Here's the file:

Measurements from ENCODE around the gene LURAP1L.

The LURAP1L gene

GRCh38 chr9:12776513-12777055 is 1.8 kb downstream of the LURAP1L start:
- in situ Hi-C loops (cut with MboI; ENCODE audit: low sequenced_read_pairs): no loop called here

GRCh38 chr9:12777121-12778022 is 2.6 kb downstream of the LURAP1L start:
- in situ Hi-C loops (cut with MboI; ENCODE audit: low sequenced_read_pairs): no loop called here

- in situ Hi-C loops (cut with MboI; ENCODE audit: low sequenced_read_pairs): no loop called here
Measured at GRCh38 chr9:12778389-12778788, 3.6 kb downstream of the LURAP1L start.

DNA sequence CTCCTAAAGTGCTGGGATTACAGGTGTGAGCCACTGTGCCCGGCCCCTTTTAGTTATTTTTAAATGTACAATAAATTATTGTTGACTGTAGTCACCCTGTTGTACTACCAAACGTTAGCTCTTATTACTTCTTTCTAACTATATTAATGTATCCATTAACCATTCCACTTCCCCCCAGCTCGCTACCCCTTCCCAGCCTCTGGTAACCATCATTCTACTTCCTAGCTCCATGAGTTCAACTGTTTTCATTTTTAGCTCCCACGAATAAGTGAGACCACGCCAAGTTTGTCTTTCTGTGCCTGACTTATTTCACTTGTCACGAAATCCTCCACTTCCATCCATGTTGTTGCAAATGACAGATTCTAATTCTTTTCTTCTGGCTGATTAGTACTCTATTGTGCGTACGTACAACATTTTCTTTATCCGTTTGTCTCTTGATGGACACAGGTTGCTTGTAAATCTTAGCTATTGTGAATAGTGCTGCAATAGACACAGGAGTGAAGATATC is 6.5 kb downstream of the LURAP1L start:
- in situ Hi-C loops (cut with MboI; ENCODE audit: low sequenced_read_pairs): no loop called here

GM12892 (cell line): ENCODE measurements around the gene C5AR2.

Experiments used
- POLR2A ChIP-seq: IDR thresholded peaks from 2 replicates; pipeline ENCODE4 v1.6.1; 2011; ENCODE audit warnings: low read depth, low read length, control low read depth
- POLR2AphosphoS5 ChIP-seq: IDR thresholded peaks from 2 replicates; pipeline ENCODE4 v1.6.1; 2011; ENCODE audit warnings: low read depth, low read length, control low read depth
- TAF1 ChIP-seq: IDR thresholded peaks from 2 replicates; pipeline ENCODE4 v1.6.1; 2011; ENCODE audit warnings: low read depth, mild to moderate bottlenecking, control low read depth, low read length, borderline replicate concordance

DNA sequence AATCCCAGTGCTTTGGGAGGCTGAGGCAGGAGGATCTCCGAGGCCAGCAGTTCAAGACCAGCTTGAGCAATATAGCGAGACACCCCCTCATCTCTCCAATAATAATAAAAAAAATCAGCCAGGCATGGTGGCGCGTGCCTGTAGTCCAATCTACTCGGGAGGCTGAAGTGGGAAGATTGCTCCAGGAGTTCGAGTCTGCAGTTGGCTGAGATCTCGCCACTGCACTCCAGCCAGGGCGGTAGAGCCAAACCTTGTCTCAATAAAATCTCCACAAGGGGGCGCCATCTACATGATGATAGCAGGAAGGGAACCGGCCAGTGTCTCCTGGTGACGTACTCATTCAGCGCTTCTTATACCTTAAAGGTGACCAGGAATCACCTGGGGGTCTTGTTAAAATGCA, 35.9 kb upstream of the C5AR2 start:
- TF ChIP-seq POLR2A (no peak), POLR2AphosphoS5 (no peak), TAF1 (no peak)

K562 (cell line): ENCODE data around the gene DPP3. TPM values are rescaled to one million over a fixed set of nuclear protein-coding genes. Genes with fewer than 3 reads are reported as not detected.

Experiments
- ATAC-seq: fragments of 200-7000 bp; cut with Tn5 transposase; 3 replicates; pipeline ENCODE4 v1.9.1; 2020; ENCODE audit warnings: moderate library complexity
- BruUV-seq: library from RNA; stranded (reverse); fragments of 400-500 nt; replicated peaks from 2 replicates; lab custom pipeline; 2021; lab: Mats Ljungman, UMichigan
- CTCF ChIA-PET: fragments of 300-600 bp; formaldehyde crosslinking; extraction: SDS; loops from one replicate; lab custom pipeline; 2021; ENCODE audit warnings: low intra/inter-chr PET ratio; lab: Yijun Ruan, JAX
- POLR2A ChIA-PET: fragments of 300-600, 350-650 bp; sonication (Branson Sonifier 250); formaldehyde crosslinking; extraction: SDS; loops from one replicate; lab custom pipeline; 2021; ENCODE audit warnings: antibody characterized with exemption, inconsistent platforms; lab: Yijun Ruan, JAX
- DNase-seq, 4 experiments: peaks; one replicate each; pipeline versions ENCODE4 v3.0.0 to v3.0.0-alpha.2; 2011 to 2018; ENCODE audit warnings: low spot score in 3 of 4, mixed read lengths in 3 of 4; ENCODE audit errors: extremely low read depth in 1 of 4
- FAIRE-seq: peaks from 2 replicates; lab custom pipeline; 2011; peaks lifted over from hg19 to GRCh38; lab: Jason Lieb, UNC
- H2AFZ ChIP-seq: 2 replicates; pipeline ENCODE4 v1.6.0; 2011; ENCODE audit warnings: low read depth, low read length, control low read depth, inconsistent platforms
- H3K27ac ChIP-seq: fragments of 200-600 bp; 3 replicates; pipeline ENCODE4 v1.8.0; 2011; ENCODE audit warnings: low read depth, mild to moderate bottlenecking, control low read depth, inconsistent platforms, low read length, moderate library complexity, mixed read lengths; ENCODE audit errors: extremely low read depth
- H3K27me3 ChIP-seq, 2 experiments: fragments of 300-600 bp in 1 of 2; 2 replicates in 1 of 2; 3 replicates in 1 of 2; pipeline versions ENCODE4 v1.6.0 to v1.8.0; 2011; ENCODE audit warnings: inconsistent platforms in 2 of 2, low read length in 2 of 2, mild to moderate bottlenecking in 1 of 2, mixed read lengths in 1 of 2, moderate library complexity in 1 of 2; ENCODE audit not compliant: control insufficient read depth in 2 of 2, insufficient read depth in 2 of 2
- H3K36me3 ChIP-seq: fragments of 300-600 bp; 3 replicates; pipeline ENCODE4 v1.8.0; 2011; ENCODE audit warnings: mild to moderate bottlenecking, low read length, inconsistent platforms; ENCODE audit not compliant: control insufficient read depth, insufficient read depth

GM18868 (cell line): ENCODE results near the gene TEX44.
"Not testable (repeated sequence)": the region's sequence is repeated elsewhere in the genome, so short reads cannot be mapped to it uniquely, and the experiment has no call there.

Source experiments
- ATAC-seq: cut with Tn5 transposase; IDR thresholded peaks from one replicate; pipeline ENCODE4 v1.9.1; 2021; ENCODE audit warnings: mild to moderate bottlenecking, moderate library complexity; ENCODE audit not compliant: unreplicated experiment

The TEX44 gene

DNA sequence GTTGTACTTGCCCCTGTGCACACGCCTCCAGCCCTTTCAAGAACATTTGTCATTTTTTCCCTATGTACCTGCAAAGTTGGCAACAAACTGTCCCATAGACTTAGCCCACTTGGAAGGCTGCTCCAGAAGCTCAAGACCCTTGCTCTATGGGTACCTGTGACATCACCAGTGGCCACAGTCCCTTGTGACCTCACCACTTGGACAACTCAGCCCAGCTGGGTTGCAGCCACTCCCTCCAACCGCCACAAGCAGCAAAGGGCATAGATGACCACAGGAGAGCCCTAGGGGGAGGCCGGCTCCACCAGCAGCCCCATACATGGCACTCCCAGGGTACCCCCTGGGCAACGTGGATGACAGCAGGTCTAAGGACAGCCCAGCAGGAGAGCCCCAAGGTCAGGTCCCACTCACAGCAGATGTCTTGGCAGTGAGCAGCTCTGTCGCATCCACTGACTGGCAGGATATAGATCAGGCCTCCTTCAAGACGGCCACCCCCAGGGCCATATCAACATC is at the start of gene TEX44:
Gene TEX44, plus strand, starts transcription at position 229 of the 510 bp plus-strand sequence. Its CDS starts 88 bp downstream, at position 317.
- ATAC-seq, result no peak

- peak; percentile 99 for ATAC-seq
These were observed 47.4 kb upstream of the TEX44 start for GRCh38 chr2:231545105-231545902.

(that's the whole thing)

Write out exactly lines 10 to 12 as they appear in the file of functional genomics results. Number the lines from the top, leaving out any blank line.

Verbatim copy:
- in situ Hi-C loops (cut with MboI; ENCODE audit: low sequenced_read_pairs): no loop called here

GM12892 (cell line): ENCODE measurements around the gene C5AR2.

Experiments used